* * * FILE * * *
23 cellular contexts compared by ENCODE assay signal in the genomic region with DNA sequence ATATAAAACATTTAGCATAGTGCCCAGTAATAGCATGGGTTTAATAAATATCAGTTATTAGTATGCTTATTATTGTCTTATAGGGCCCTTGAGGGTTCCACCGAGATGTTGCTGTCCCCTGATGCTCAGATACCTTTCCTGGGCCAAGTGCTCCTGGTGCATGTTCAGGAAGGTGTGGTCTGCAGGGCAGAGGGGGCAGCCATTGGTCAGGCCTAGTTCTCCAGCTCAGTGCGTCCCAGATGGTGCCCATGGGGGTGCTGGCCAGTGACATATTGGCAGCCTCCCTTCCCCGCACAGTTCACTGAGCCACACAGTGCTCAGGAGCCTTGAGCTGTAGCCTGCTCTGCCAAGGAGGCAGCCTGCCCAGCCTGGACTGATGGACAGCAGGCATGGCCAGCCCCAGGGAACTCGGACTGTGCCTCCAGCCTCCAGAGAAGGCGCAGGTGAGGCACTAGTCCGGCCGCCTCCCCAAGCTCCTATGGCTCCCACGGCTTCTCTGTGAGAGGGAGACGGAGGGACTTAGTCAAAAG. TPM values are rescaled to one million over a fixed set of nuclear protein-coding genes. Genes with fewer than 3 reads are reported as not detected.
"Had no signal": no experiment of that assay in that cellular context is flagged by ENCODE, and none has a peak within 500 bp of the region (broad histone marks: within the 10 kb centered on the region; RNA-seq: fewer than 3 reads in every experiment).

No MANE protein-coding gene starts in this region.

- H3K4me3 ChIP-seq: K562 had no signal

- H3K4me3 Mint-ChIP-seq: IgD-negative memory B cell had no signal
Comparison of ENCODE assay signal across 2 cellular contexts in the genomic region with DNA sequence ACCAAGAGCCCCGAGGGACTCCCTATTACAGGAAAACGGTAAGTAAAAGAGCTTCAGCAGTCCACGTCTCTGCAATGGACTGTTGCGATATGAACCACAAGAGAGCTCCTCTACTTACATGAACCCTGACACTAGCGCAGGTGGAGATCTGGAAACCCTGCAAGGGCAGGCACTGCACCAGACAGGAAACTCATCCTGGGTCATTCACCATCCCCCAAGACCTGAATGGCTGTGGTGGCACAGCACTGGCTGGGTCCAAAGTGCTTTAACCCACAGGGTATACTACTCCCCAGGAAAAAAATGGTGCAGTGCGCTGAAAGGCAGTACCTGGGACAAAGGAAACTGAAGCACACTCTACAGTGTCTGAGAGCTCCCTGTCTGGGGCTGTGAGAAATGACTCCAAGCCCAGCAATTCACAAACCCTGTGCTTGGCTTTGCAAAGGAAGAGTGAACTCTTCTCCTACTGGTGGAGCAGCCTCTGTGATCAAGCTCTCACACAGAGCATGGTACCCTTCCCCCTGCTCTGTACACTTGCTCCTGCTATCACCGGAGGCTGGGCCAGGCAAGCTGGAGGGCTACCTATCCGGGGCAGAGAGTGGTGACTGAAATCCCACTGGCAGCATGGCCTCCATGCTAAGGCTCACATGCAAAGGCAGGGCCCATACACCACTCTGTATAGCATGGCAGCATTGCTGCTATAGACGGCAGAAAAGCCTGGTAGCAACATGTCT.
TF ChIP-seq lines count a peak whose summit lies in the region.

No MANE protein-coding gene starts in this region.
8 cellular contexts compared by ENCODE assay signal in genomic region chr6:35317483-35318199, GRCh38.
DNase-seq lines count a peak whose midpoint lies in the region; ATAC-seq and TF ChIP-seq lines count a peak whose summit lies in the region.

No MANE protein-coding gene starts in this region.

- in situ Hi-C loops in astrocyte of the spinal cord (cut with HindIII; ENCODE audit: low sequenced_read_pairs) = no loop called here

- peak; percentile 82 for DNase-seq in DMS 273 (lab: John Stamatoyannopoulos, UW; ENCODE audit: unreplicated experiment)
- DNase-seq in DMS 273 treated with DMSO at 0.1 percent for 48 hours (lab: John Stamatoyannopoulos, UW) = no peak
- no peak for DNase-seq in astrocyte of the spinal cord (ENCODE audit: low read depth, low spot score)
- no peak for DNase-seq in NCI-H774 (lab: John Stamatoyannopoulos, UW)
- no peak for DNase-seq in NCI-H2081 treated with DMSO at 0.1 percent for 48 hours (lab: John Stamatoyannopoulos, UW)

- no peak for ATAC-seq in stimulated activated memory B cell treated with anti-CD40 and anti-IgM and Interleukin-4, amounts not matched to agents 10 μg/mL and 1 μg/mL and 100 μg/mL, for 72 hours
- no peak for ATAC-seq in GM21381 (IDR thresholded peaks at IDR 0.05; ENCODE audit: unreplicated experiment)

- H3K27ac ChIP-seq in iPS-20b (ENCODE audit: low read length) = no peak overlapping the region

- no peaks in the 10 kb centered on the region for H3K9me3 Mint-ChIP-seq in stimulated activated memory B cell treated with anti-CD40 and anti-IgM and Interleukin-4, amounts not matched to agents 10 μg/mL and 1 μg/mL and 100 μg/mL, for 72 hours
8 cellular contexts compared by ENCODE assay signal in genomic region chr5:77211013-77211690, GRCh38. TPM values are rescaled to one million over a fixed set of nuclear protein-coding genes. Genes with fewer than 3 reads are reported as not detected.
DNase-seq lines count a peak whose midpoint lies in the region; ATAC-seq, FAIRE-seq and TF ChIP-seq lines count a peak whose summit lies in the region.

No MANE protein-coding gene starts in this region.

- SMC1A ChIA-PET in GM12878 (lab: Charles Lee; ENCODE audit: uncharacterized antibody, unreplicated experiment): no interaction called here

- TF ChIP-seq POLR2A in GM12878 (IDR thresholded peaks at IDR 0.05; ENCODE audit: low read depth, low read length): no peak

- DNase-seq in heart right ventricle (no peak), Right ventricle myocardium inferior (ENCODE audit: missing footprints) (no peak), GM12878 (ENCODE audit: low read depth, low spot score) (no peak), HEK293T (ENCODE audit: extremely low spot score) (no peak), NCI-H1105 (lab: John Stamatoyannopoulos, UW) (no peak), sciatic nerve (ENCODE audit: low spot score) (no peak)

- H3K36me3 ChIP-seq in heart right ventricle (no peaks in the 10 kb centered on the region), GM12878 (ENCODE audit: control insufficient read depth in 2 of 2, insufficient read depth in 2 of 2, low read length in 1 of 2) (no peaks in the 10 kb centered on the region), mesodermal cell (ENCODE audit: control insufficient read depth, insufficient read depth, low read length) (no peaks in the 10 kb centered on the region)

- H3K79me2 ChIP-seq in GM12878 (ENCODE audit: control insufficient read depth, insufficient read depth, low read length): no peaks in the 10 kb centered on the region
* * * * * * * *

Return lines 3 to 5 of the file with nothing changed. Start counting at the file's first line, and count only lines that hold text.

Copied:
No MANE protein-coding gene starts in this region.

- H3K4me3 ChIP-seq: K562 had no signal

- H3K4me3 Mint-ChIP-seq: IgD-negative memory B cell had no signal